2012 NBA Draft Report Card: Grading every pick for every team

Anthony Davis became the Hornets' new franchise player, the Bobcats stayed with No. 2, and Perry Jones III slid and slid. The 2012 NBA Draft concluded Thursday night, and here are the grades for the teams and who they chose. 

New Orleans Hornets

Anthony Davis (1): The ultimate no-brainer. Davis could be a franchise player and will certainly become a dominant force on the defensive end. He's also far more skilled on the offensive end than many realize. The Hornets get a potential superstar and face/cornerstone of their franchise.

Austin Rivers (10): The Hornets already have Eric Gordon, but Rivers gives them more scoring punch. He's got no shortage of confidence and can get to the basket and finish.

Darius Miller (46):  Kentucky's sixth and final selection of the night fell to the middle of the second round, but he can be a quality role guy due to his ability to make shots and also defend.


More on NBA Draft
More NBA coverage

Charlotte Bobcats

Michael Kidd-Gilchrist (2): The Cats took a great player with excellent motor who is an athletic freak and has excellent work ethic. So why did they wind up with a B-? MKG fills a need for the Bobcats, especially after the trade of Corey Maggette for Ben Gordon. But with limited ability to score on his own, and with so many needs, you have to wonder if a trade down wouldn't have been better for the franchise.

Jeffery Taylor (31): Athlete at a discount. Taylor fell out of the first round and the Bobcats were there to catch him. They need talent. He has talent. Great get.

Overall grade: B-

Washington Wizards

Bradley Beal (3):
Ideal fit alongside John Wall and a smooth wing who can make shots from the perimeter. Beal is solid in just about every phase of the game and will fill a major need for the Wizards and give the team a terrific young backcourt.

Tomas Satoransky (32):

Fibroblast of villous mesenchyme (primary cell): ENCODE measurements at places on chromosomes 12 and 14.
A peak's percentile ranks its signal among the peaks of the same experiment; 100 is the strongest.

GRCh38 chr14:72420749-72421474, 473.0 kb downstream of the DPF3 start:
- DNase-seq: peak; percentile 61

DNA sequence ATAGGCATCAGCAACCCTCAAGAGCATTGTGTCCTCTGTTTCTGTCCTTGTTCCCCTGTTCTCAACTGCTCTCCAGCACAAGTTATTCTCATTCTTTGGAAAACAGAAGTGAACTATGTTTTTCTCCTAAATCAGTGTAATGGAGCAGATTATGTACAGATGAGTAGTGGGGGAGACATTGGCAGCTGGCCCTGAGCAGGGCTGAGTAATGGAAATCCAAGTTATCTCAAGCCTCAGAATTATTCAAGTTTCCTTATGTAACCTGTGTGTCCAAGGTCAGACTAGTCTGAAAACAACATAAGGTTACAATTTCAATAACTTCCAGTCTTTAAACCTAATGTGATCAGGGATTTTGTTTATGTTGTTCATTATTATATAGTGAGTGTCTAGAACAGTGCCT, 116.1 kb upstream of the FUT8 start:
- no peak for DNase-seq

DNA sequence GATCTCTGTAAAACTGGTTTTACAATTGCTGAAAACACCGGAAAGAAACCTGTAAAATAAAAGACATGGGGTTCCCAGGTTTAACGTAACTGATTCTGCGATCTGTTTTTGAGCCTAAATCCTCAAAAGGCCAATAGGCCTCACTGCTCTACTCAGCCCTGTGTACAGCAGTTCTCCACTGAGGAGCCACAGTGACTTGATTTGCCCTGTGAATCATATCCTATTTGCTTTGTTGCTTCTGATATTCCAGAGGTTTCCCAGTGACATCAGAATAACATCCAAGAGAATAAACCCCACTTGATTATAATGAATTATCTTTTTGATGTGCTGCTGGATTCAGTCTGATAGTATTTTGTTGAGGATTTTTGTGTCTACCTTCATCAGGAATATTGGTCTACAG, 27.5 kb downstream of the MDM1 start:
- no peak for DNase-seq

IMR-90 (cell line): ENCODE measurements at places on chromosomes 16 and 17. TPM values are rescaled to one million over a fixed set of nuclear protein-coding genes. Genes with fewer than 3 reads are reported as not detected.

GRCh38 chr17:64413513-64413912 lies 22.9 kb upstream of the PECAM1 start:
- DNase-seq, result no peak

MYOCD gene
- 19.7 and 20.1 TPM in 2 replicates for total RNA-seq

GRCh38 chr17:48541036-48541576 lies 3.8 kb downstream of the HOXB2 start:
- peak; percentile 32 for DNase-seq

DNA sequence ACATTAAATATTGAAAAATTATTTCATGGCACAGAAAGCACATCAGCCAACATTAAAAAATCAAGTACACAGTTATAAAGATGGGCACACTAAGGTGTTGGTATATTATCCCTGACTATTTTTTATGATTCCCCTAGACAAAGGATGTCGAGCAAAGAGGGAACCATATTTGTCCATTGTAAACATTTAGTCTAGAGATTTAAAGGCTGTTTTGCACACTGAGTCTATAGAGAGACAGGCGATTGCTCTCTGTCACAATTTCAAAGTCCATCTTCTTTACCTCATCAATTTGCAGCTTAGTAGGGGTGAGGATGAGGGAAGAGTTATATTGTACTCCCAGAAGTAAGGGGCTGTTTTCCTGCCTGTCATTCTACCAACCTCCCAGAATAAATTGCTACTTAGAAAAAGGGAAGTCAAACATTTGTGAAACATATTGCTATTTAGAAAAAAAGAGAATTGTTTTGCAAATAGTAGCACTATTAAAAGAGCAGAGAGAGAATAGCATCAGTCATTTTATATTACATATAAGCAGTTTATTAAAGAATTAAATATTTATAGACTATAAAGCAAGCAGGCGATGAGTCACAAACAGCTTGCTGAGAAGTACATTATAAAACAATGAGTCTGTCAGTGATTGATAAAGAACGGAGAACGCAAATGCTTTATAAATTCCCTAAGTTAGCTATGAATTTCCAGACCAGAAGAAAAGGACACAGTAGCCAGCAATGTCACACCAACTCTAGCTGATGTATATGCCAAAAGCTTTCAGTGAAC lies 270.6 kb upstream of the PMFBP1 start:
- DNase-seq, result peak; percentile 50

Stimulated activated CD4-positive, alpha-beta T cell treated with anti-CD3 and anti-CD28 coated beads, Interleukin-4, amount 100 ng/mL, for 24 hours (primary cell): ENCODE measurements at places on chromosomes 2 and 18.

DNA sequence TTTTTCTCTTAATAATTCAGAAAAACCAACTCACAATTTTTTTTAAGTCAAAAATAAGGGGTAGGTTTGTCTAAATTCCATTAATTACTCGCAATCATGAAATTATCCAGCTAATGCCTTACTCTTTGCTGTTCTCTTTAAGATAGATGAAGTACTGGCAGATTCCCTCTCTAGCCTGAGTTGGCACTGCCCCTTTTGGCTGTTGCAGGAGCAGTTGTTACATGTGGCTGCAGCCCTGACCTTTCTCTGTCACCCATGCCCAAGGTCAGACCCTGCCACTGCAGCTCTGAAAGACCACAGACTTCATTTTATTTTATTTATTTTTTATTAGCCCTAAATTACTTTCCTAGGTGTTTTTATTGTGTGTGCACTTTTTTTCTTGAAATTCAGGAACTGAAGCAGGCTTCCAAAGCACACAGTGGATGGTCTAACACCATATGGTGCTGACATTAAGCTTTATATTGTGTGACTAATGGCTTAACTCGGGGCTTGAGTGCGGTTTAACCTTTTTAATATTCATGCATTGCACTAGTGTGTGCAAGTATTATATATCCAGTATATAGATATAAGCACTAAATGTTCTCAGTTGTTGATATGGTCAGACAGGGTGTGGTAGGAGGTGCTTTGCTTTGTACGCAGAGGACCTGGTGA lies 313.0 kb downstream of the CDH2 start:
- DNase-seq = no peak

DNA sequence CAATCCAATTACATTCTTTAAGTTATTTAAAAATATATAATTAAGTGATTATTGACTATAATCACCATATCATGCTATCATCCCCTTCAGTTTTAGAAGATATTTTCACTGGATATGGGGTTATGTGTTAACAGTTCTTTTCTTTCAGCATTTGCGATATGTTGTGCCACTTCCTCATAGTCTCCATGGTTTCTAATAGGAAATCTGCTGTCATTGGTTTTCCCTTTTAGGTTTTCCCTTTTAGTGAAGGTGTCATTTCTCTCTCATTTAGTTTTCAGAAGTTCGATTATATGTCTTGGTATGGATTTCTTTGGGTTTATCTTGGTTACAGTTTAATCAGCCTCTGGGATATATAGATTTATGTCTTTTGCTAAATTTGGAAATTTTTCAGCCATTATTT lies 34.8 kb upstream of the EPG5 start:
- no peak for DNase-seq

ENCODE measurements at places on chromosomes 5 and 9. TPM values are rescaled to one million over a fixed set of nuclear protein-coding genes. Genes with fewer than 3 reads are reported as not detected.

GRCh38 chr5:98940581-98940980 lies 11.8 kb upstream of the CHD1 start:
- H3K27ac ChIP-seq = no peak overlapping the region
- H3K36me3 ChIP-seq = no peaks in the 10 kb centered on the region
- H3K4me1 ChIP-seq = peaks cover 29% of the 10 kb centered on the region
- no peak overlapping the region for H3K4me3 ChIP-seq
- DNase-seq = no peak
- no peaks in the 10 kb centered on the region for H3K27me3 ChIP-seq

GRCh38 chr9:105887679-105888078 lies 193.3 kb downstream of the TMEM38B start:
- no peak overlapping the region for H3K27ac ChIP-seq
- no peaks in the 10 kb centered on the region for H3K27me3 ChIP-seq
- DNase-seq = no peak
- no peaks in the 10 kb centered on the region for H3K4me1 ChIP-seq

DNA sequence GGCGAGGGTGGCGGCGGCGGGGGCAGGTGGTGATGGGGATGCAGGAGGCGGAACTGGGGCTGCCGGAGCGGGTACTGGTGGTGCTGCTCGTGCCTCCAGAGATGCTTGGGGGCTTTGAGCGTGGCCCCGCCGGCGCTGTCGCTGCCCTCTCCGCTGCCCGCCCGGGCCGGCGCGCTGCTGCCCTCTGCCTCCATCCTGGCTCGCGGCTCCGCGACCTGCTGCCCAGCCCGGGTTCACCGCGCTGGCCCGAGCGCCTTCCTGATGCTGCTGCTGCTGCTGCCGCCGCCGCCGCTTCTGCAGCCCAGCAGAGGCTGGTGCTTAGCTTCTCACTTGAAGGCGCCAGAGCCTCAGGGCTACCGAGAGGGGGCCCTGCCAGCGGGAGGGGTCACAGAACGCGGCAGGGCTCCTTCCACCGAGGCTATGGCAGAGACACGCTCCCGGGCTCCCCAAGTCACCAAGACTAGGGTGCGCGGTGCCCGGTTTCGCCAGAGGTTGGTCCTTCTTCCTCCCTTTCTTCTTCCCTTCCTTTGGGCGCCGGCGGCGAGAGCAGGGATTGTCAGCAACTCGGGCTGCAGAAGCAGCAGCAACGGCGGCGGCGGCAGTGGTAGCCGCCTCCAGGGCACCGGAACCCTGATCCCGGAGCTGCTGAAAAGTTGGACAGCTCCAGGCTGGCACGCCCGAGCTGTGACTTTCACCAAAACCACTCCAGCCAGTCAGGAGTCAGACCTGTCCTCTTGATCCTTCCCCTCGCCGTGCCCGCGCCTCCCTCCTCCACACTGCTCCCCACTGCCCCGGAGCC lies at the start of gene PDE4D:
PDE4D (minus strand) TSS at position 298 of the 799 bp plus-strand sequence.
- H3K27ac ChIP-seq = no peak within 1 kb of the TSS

He's a long combo guard without much athleticism. Not sure where he fits in on the Wizards roster.


Cleveland Cavaliers

Dion Waiters (4): ... Why? I mean, it's fine, but... why? The Cavaliers are building a very good team behind Kyrie Irving and could have added Thomas Robinson or Harrison Barnes. But instead, they take Waiters, who did not start this season, who did not work out for teams, and who isn't going to bring the polish they need beside Irving.

Tyler Zeller (17): A decent pick, allows for Tristan Thompson to either develop or play next to him. Zeller's height will be a bonus, and this is a great value pickup at 17. Helps the team and a good player.

Overall grade: C+

Sacramento Kings

Thomas Robinson (5): T-Rob is a relentless rebounder who slid a few spots, but will give the Kings another force up front to pair with DeMarcus Cousins. Robinson is a man who can step in immediately and make an impact on the glass. This was a terrific get for Geoff Petrie, one of the best drafters in the NBA.


Portland Trail Blazers

Damian Lillard (6): The best point guard available at the sixth spot, fills a big need and doesn't overlook a bigger one. The Blazers landed their franchise point guard, even if he's not in that elite class, and didn't have to go up or down. And they avoided Andre Drummond. Bonus!

Meyers Leonard (11): Fits snug as a bug with LaMarcus Aldridge, and can get up and down the floor. A great fit with Lillard and fills in their roster.

Will Barton (40): Why not pick up the firebug and see if it works out? The Blazers have some depth at a position of need quickly.

Overall grade: A

Golden State Warriors

Harrison Barnes (7): He slipped a bit and may be considered somewhat one-dimensional as a perimeter shooter, but Barnes should be more effective in the NBA due to an extended 3-point line and increased spacing. Barnes also addresses a need -- a long wing who can really make shots from deep.

Festus Ezeli (30): A solid backup big man who can physically handle himself in the NBA immediately. He won't give Golden State much offense, but he's big, strong and athletic. He can provide a quality big man off the bench.

Draymond Green (37): Fell out of the first round, but he'll make the team and find a way to get in the rotation. Doesn't necessarily look the part, but does everything fairly well and is a high-character, high-intangible guy.

Ognjen Kuzmic (52): Seven-footer who played in Spain and has good size and mobility. Who knows if/when we'll ever see him in a Warriors uniform.


Toronto Raptors

Terrence Ross (8): It's a reach, there's no question. But Jeremy Lamb's not really a small forward, and Harkless was more of a reach. Ross fills the need and shoots, the weakness in DeRozan's game. It's a good fit, even if it's a bit early. Moving down would have raised the grade.

Quincy Acy (37): They love hard-hustling guys in Toronto, and that's Acy. We'll see if he can convert it to production. They loved Reggie Evans who was similar.